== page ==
Last week, the Illinois Senate passed a bill to establish a recreational cannabis program, and Gov. Pritzker has announced he will sign it, having run on a platform supporting such action. Illinois’ cannabis law goes in effect on January 1, 2020, making it the 11th state to offer a recreational program, and the first to do so through legislative action versus a voter initiative ballot measure.
The specifics of the program were well covered by the Chicago Sun-Times, and it’s always interesting to see how other states plan to regulate and tax cannabis, and where they land on the importance of social equity and record expungement.
Beginning January 1, 2020, residents 21 and over may buy weed from the state’s 55 already-established medical dispensaries, or from up to 75 new recreational stores which will be licensed by July 1. (Licenses won’t be cheap: Illinois currently has 17 licensed medical producers, and those who wish to grow recreationally will need to spend $100,000 per license, plus up to an additional $500,000 for the Cannabis Business Development fund—yes, the “CBD.” Har har, thank you, next.)
Illinois residents may purchase and possess 30 grams of flower, five grams of concentrate, and up to 500 milligrams of THC-infused products such as edibles. Visitors to Illinois will only be allowed half of these product limits.
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The tax system is also unique: As Marijuana Moment points out, state sales tax is applied at 6.25 percent. Cities and counties could also pass and collect a tax for themselves of 3.5 percent. After that, taxes are based on THC content—a cannabis product is taxed 10 percent for up to 35 percent THC. Products higher than that have a 25 percent tax applied. Cannabis-infused products get hit with a 20 percent tax, meaning that vape cartridge or shatter could come with a tax of up to 35 percent.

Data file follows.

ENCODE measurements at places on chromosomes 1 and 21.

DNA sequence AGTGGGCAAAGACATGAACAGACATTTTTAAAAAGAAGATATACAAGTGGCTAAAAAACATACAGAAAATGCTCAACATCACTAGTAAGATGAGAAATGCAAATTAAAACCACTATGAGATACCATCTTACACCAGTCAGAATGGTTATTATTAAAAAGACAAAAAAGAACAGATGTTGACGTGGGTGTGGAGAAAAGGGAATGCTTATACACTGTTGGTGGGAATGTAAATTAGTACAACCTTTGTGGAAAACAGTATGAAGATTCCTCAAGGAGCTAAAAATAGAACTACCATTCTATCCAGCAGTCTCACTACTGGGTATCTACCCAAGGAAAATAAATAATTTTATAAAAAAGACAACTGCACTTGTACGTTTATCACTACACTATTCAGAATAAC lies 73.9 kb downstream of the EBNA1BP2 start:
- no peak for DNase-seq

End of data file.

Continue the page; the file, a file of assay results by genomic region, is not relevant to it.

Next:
Those taxes then get distributed, per the Sun-Times, as follows: “35 percent of tax dollars will be added to the state’s general revenue fund; 25 percent will go toward areas that have been adversely affected by previous drug policies; 20 percent will be used to fund mental health and substance abuse programs; 10 percent will go into a fund dedicated to stabilizing the state budget; 8% will be allocated for law enforcement and the final 2 percent will be used for public education.”
It will also be the source for the establishment of a $30 million low-interest small cannabis business loan program (the CBD) and, as Marijuana Moment reports, open to “people who have lived in a location designated as a ‘disproportionately impacted area’ for a certain amount of time, or who has been convicted of an offense that would be eligible for expungement, can qualify as social equity applicants for cannabis business licenses. That status would entitle people for extra points on licensing applications and fee waivers.”
The taxes will also pay for expungements, albeit in a smaller way than originally proposed. Initially, the legislation would have provided for a mind-boggling automatic 800,000 cannabis-conviction-related expungements. Opponents objected, and the compromise arrived at now allows those convicted of a cannabis offense involving up to 30 grams to have that expunged automatically and at no charge to the record holder. For convictions of between 30 and 500 grams (a pound is 454 grams), an individual or a state’s attorney may petition the court for expungement.
Another provision changed after some outcry was home cultivation. Originally backers wanted to allow home grows of up to five plants. But now only those who are medical cannabis program participants may grow those five plants. However, the maximum penalty for getting caught growing up to five plants is a civil penalty of up to $200. Citizens of Illinois, GROW YOUR OWN NOW. Think of it as a potential license fee, at the worst.